The Jane Goodall Institute’s approach to science integrates the needs and threats facing people, other animals, and the environment, as these three must operate in harmony for the ensured sustainability of each. JGI has long been a proponent of integrated, holistic approaches, taking a One Health strategy from the start. One Health, now a well recognized concept, is critical for the well-being of our world and its diversity of inhabitants. This has never proved more critical than during the Covid-19 pandemic, which has been identified as being the result of trafficking of wild animals — likely pangolins — causing a zoonotic spillover event of a coronavirus jumping from wildlife to humans.
Launched in July of 2020, JGI’s Gombe One Health Hub builds on decades of innovative work and is a community-led ecosystem health platform dedicated to monitoring and understanding zoonotic spillovers. Tracking disease that has the potential to jump from wildlife to the human communities is necessary for our growing capability to anticipate transmission and combat its effects. The threat of zoonotic disease is growing, and many scientists predict that the next great pandemic will be a result of our continued imbalance with the natural world, particularly as deforestation puts humans and wildlife in closer proximity.
JGI’s veterinary lab in Gombe will increase its disease surveillance as well as detection capacity and outbreak response. The lab team plans to deploy non-invasive methods for rapid, on-site diagnostics, thanks to the polymerase chain reaction (PCR) process, which will enable JGI to scale a small DNA sample for a more comprehensive study. In addition, one of JGI’s methods for obtaining data is via our partnership with Microsoft on Project Premonition, which uses robotic traps to capture mosquitoes and extract DNA from blood samples. The reason for this practice is that mosquitoes serve as vectors for pathogens as they feed on species. The Gombe lab staff will be able to determine whether these mosquitoes feed on different species and investigate the potential viral load.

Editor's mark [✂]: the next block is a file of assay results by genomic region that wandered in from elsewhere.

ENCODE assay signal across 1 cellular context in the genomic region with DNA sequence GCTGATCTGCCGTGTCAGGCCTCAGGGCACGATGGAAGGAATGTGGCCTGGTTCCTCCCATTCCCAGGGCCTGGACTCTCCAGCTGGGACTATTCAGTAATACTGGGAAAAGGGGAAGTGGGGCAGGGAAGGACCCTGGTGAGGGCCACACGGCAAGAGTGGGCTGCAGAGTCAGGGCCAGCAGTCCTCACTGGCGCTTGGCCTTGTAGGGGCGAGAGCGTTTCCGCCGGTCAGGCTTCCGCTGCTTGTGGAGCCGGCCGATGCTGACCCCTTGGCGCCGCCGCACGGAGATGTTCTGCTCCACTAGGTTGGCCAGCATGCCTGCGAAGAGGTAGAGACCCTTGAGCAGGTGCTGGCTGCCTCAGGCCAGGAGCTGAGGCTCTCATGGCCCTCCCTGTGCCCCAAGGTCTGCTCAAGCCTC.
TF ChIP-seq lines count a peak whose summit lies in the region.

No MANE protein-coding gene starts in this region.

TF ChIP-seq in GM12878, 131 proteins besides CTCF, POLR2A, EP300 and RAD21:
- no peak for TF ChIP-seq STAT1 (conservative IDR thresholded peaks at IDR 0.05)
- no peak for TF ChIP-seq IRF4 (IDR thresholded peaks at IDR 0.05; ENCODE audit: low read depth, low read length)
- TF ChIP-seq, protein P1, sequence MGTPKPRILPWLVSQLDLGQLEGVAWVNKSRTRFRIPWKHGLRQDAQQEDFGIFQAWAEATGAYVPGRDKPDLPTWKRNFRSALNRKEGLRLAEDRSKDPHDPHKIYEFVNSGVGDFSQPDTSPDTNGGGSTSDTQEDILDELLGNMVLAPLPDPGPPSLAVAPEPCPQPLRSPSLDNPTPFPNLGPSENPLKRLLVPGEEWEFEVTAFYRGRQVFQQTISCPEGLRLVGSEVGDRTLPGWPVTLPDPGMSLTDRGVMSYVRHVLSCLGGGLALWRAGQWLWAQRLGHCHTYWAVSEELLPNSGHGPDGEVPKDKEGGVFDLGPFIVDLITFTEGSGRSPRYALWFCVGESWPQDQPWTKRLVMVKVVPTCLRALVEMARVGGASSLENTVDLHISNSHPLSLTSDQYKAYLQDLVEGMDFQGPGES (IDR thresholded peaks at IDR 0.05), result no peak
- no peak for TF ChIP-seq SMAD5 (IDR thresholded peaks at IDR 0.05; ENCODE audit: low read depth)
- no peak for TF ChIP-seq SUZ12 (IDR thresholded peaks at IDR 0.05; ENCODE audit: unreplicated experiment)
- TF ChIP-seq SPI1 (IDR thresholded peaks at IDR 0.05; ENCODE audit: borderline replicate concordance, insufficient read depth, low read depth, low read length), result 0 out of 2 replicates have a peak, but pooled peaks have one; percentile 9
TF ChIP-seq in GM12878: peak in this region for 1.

To better understand, anticipate, and address zoonotic disease, the Gombe One Health Hub utilizes Esri ArcGIS technologies to integrate scattered core datasets for a range of categories, from wildlife habitat maps to human land-use plans. Such cross-cutting insight is made available to the JGI team through expanded community monitoring efforts, using mobile technologies to include One Health protocols. The JGI team also plans to conduct qualitative interviews to identify specific people and their livestock health, create contact risk maps to discern potential pathways for disease transmission, and communicate findings to decision-makers and stakeholders through easy-to-understand maps and dashboards.
Empowered with the detailed insight and informed analysis, the JGI team will be able to manage an outbreak by way of administering single-dose antibiotics to wildlife via blowpipe. This proven treatment will allow the JGI team to be safe and effective, diminishing risk of spread, illness, and death. Although many respiratory infections are caused by viruses for which we do not have treatments, they are often made worse by secondary bacterial infections. Thus, the implementation of the blowpipe antibiotic treatment gives affected primates a much stronger likelihood of recovery, well before the possibility of disease being passed onto humans.
The goal of the Gombe One Health Hub is to combine innovative mapping technologies with JGI’s long-term data, Tacare community-driven conservation efforts, and Gombe Eco-Health disease data and expertise. Through this integration, JGI will be able to improve the prediction, detection, preparedness, and response to disease outbreaks — stopping future pandemics in their tracks.
The Jane Goodall Institute is a global community conservation organization that advances the vision and work of Dr. Jane Goodall. By protecting chimpanzees and inspiring people to conserve the natural world we all share, we improve the lives of people, animals and the environment. Everything is connected—everyone can make a difference.